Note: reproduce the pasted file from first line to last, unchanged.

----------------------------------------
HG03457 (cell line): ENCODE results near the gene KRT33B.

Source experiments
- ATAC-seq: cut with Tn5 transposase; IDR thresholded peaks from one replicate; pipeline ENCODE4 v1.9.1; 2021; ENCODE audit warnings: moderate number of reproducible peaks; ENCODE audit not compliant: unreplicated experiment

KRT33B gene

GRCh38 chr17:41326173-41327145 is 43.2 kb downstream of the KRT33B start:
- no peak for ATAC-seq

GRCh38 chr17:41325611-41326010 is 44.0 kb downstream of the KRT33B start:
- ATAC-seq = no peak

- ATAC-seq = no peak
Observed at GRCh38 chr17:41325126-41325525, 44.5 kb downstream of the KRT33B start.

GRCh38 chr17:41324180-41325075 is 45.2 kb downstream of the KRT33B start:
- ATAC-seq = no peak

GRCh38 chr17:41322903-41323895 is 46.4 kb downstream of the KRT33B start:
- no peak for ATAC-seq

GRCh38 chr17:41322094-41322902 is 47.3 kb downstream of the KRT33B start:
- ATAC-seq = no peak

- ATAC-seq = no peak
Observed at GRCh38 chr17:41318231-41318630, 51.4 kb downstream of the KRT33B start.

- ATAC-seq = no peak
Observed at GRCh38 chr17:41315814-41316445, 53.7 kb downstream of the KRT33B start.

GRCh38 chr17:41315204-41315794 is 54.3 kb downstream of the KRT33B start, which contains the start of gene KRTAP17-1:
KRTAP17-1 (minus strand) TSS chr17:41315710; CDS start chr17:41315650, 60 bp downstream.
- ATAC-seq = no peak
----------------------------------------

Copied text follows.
HG03457 (cell line): ENCODE results near the gene KRT33B.

Source experiments
- ATAC-seq: cut with Tn5 transposase; IDR thresholded peaks from one replicate; pipeline ENCODE4 v1.9.1; 2021; ENCODE audit warnings: moderate number of reproducible peaks; ENCODE audit not compliant: unreplicated experiment

KRT33B gene

GRCh38 chr17:41326173-41327145 is 43.2 kb downstream of the KRT33B start:
- no peak for ATAC-seq

GRCh38 chr17:41325611-41326010 is 44.0 kb downstream of the KRT33B start:
- ATAC-seq = no peak

- ATAC-seq = no peak
Observed at GRCh38 chr17:41325126-41325525, 44.5 kb downstream of the KRT33B start.

GRCh38 chr17:41324180-41325075 is 45.2 kb downstream of the KRT33B start:
- ATAC-seq = no peak

GRCh38 chr17:41322903-41323895 is 46.4 kb downstream of the KRT33B start:
- no peak for ATAC-seq

GRCh38 chr17:41322094-41322902 is 47.3 kb downstream of the KRT33B start:
- ATAC-seq = no peak

- ATAC-seq = no peak
Observed at GRCh38 chr17:41318231-41318630, 51.4 kb downstream of the KRT33B start.

- ATAC-seq = no peak
Observed at GRCh38 chr17:41315814-41316445, 53.7 kb downstream of the KRT33B start.

GRCh38 chr17:41315204-41315794 is 54.3 kb downstream of the KRT33B start, which contains the start of gene KRTAP17-1:
KRTAP17-1 (minus strand) TSS chr17:41315710; CDS start chr17:41315650, 60 bp downstream.
- ATAC-seq = no peak